Towards the end of Summer and in the fresh start of Fall, I relish the rich greens we get in the CSA box. You can always make a salad or chop them up for a soup, an omelette, or to wilt in a melt or in some ground beef, but I took some time to look at the nutritional aspect of these great greens so I could maximize my family's gains. I learned a lot!
Cabbage and lettuce are certainly common—what restaurant doesn't have a house salad!—but especially in the world's largest countries like China, India, and Russia. While generally considered "empty" they extract a huge list of nutrients that you need only small amounts of, like choline. It is theorized by some that their "emptiness" helps our bodies to purge toxins and heal inflammation and other ills, so its observed uses for weight loss and brain health and fighting acne may well be related to a deeper level of cleansing.
While we're talking about lettuce, I should mention raddichio. It has a few weird aspects: It is actually an anti-malarial, and can suppress hunger as well as being a mild anesthetic. It has some unexpectedly strong ties to the region around Venice too, though I'm not sure why—tell me if you know!
Arugula and kale are similar, but while they are both nutritious and high-calorie plants mature arugula has a spicy kick much like mustard greens. That's what makes many traditional Italian dishes taste, well, Italian! The zesty leaf is often at the heart of European Mediterranean cuisine, lurking as an unrecognized linchpin of the team. These plants are high in protein too, for you vegetarians out there who might be struggling to get enough.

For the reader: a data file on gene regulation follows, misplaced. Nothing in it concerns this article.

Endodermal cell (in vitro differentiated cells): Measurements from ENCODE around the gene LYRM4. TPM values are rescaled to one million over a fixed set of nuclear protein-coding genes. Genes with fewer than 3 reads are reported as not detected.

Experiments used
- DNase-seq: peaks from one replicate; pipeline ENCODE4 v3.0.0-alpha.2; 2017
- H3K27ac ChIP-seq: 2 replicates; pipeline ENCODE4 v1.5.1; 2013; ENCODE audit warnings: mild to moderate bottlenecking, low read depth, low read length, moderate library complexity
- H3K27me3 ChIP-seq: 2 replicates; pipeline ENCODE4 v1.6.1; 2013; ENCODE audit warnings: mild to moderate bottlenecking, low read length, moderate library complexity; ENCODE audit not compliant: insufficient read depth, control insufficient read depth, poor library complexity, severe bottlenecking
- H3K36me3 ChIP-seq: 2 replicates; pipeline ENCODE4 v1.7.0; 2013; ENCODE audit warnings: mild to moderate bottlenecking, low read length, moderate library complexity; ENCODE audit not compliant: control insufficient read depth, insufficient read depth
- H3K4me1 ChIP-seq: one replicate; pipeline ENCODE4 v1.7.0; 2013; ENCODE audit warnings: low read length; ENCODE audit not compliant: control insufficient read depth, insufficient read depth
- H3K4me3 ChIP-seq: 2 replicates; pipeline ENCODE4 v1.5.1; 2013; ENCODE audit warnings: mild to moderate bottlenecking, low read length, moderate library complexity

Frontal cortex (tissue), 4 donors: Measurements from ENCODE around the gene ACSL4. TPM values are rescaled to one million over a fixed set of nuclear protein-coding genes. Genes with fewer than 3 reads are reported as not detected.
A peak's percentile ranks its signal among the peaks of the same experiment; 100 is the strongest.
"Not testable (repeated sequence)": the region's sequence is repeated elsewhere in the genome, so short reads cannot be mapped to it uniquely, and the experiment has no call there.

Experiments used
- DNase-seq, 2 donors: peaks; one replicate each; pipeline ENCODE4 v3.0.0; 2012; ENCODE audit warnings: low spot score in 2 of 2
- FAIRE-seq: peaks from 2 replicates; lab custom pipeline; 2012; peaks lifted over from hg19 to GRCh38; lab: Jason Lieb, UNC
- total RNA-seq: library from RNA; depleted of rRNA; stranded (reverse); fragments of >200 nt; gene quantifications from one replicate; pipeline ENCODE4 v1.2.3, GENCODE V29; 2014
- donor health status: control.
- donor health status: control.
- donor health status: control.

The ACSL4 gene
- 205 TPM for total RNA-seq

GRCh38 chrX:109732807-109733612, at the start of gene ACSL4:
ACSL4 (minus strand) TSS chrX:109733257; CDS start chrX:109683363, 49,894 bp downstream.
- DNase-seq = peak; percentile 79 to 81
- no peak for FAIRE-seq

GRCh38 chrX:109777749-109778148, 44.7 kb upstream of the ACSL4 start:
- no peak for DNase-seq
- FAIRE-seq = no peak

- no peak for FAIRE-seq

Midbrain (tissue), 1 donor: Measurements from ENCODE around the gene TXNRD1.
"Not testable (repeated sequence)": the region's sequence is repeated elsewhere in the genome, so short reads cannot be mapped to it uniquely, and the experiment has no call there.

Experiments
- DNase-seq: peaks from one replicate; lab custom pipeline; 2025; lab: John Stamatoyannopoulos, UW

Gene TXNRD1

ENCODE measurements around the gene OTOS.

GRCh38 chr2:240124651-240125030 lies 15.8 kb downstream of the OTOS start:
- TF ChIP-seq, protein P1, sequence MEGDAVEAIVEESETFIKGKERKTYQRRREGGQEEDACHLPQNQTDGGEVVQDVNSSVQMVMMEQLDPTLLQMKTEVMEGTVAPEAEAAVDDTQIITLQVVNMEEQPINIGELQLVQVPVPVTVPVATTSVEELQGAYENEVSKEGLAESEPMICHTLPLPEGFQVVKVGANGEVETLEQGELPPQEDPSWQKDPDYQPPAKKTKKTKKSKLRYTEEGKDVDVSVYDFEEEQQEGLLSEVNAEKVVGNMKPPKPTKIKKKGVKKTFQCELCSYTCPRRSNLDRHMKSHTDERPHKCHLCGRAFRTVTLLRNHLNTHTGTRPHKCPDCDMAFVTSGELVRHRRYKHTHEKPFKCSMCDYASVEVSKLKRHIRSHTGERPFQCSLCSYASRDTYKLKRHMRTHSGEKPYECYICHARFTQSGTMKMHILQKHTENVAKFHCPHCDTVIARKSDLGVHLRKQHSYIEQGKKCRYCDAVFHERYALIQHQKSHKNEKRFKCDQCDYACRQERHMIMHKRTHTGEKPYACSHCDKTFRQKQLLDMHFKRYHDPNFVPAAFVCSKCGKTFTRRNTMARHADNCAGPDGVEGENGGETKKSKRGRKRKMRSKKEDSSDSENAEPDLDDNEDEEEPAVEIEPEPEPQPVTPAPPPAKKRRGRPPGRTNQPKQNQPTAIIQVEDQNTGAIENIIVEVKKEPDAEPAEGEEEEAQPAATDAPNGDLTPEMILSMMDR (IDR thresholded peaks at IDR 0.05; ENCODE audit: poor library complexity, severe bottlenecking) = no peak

Chard and rainbow chard are known in the sporting world for being incredibly beneficial for stamina during aerobic exercises and provides tons of vitamin K for strong bones, rich and active blood, and general heart health. I've been enjoying it mainly mixed with beef in a skillet though because I'm not much of an athlete these days!
And these are just a few of the options! Greens are a historic staple for people everywhere and unlike meat, which can vary greatly from one culture to the next in habit of consumption, everyone's genes were built on greens.
What is your favorite leafy green?
Share how you prepare your greens in a comment below!